Archive for 4 October, 2011
Just maybe we have some potential precedents looming internationally … finally! It is not Ticketmaster taking it in the neck this time. However, the industry practice of venue exclusive ticketing contracts (introduced by Fred Rosen in the 80’s when CEO of Ticketmaster) is being questioned.
There are two cases currently, one in Singapore and the other South Africa, that are considering the anti-competitive impact of venue exclusive contracts.
Competition Commission Singapore – Abuse of Dominant Position by Sistic resulting in a $989K fine with the appeal hearing on 3rd October 2011.
The Infringement Decision was 4th June 2010 – CCS Fines SISTIC.com Pte Ltd for Abusing Its Dominant Position to Foreclose Competition in the Ticketing Services Market
“CCS finds that SISTIC is the dominant ticketing service provider in Singapore with a persistent market share of [85-95]%, and that the restrictions under the Exclusive Agreements are harmful to competition by restricting the choices of venue operators, event promoters and ticket buyers. Symptoms of such harmful effects have been observed in the market, such as an increase in SISTIC’s booking fee for ticket buyers in 2008.”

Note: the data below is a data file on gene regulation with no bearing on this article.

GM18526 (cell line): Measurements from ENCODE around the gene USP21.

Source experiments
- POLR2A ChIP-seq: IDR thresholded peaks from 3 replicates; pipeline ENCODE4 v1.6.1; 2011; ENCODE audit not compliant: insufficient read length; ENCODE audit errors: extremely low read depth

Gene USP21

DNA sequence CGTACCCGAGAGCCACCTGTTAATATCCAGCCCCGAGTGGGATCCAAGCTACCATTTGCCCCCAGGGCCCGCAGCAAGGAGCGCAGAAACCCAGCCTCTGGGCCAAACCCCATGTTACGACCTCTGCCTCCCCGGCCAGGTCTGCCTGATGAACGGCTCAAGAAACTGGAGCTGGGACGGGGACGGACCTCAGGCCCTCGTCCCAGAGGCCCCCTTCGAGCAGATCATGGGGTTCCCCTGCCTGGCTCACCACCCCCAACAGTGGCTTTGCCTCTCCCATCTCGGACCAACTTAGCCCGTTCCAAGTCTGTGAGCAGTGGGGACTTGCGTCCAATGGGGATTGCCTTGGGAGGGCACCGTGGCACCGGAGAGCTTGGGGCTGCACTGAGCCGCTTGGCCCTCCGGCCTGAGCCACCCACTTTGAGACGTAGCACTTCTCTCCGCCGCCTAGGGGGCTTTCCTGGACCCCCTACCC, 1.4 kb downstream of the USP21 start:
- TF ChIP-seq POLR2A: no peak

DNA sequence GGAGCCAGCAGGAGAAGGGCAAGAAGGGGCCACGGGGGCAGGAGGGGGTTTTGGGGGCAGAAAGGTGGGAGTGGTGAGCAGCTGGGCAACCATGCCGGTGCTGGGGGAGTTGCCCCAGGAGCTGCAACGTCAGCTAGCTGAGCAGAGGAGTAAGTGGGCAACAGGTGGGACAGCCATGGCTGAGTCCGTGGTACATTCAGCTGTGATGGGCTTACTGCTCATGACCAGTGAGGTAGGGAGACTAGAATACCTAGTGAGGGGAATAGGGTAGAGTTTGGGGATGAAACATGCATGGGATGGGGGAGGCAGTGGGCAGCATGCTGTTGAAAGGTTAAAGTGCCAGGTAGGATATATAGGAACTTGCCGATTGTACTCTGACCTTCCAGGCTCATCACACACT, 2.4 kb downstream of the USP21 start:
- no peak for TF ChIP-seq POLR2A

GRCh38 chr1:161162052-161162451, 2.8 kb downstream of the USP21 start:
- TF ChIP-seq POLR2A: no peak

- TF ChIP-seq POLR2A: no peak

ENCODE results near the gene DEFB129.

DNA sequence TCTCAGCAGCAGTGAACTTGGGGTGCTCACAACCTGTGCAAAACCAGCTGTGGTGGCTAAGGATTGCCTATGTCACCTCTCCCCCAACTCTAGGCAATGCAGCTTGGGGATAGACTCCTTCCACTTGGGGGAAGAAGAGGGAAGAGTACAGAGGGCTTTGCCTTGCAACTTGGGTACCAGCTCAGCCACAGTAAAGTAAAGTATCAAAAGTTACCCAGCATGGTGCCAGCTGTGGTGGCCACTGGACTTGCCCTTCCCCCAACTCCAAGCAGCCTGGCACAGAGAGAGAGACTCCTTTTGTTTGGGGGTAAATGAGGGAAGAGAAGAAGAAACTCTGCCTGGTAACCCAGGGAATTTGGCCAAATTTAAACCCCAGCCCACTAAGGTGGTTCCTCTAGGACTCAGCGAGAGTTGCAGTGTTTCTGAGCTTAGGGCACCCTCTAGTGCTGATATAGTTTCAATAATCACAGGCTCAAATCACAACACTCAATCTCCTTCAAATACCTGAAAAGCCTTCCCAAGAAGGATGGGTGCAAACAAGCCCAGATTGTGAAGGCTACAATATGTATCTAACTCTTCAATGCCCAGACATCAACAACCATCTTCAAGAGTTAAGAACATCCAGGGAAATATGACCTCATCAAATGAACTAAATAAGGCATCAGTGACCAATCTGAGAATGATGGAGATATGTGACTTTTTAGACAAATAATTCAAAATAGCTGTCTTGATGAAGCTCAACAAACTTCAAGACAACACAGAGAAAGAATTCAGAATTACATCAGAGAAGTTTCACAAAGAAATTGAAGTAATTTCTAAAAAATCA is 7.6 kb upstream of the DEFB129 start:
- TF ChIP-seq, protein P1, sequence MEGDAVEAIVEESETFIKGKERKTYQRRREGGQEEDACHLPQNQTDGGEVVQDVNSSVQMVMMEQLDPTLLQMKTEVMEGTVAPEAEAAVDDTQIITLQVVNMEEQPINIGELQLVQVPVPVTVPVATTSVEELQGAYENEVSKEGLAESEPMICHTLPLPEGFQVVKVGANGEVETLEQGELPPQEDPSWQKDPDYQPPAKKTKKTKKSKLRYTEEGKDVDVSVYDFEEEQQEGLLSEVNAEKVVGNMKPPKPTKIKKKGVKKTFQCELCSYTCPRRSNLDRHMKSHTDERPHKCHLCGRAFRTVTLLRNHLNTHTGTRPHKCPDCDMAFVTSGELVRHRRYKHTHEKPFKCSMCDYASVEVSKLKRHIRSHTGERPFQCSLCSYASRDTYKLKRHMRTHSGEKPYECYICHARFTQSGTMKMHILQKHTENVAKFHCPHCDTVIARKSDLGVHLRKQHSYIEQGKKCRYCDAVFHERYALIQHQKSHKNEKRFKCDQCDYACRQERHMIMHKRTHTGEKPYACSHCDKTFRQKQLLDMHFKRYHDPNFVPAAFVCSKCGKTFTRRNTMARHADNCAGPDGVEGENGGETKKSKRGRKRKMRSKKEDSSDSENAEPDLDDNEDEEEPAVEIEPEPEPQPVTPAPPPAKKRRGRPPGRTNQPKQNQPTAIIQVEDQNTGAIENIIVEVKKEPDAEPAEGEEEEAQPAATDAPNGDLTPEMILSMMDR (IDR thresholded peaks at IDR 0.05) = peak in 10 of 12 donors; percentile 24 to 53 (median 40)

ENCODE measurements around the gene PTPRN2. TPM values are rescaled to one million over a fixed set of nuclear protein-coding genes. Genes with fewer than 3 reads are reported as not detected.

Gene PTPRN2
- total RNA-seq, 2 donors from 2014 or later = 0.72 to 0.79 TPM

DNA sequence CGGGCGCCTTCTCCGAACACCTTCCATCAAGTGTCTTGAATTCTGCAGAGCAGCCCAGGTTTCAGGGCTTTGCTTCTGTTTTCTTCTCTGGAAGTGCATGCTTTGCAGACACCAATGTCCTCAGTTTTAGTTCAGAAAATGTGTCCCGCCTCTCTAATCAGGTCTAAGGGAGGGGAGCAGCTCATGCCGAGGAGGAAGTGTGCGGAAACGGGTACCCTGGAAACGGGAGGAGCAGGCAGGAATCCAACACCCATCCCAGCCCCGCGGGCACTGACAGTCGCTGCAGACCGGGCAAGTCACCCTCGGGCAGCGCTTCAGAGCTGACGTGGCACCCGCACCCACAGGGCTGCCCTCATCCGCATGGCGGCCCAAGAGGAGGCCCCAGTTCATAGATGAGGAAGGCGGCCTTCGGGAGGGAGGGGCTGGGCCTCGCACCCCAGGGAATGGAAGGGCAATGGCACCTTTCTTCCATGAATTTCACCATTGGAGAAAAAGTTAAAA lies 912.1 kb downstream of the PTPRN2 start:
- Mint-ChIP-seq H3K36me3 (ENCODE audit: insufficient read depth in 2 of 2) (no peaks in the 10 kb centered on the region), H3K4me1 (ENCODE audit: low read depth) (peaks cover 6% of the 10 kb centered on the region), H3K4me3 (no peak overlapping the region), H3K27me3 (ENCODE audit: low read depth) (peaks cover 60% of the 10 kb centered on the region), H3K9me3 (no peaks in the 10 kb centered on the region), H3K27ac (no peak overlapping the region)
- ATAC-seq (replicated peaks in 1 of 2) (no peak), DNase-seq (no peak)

Competition Commission South Africa – Exclusionary Conduct by Computicket. Next hearing 13th October 2011
Press Release from the SA Competition Commission announcing the case of exclusionary conduct against Computicket back in May 2010.
“With a market share exceeding 95%, the Commission identified that Computicket is dominant in the market for outsourced ticketing services for entertainment events including theatres, festivals and live events.”
“Computicket’s exclusive contracts prevent rivals from entering the market thereby reducing choice and convenience for consumers. As a result the commission and fees that it charges for its services are higher than they would have been in a competitive market,” said Commissioner Shan Ramburuth. They don’t seem to be addressing the whole issue by focussing (maybe by legal necessity) on the B2C impact as opposed to the B2B effect upon event owners and presenters.
If these cases do set an international precedent, will we see an enduring change to the current ticketing model for venues and agencies?